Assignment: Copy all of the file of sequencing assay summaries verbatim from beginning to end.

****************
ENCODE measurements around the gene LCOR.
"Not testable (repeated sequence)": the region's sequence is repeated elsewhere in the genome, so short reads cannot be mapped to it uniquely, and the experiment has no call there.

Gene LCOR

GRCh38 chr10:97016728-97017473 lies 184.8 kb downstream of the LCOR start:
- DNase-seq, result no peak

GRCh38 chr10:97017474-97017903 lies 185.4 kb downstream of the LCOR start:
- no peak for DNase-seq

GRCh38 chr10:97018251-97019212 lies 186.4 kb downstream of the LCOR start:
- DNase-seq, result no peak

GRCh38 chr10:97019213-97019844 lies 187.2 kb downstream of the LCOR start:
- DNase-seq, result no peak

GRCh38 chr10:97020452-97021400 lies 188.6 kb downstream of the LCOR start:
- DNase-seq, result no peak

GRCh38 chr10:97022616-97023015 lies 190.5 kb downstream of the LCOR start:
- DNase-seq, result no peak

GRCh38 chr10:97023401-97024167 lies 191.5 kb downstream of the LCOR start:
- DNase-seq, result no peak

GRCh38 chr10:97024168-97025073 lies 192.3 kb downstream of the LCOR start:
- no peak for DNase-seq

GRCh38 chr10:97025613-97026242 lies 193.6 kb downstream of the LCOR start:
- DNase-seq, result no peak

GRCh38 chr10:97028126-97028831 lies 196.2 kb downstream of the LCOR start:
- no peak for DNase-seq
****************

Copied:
ENCODE measurements around the gene LCOR.
"Not testable (repeated sequence)": the region's sequence is repeated elsewhere in the genome, so short reads cannot be mapped to it uniquely, and the experiment has no call there.

Gene LCOR

GRCh38 chr10:97016728-97017473 lies 184.8 kb downstream of the LCOR start:
- DNase-seq, result no peak

GRCh38 chr10:97017474-97017903 lies 185.4 kb downstream of the LCOR start:
- no peak for DNase-seq

GRCh38 chr10:97018251-97019212 lies 186.4 kb downstream of the LCOR start:
- DNase-seq, result no peak

GRCh38 chr10:97019213-97019844 lies 187.2 kb downstream of the LCOR start:
- DNase-seq, result no peak

GRCh38 chr10:97020452-97021400 lies 188.6 kb downstream of the LCOR start:
- DNase-seq, result no peak

GRCh38 chr10:97022616-97023015 lies 190.5 kb downstream of the LCOR start:
- DNase-seq, result no peak

GRCh38 chr10:97023401-97024167 lies 191.5 kb downstream of the LCOR start:
- DNase-seq, result no peak

GRCh38 chr10:97024168-97025073 lies 192.3 kb downstream of the LCOR start:
- no peak for DNase-seq

GRCh38 chr10:97025613-97026242 lies 193.6 kb downstream of the LCOR start:
- DNase-seq, result no peak

GRCh38 chr10:97028126-97028831 lies 196.2 kb downstream of the LCOR start:
- no peak for DNase-seq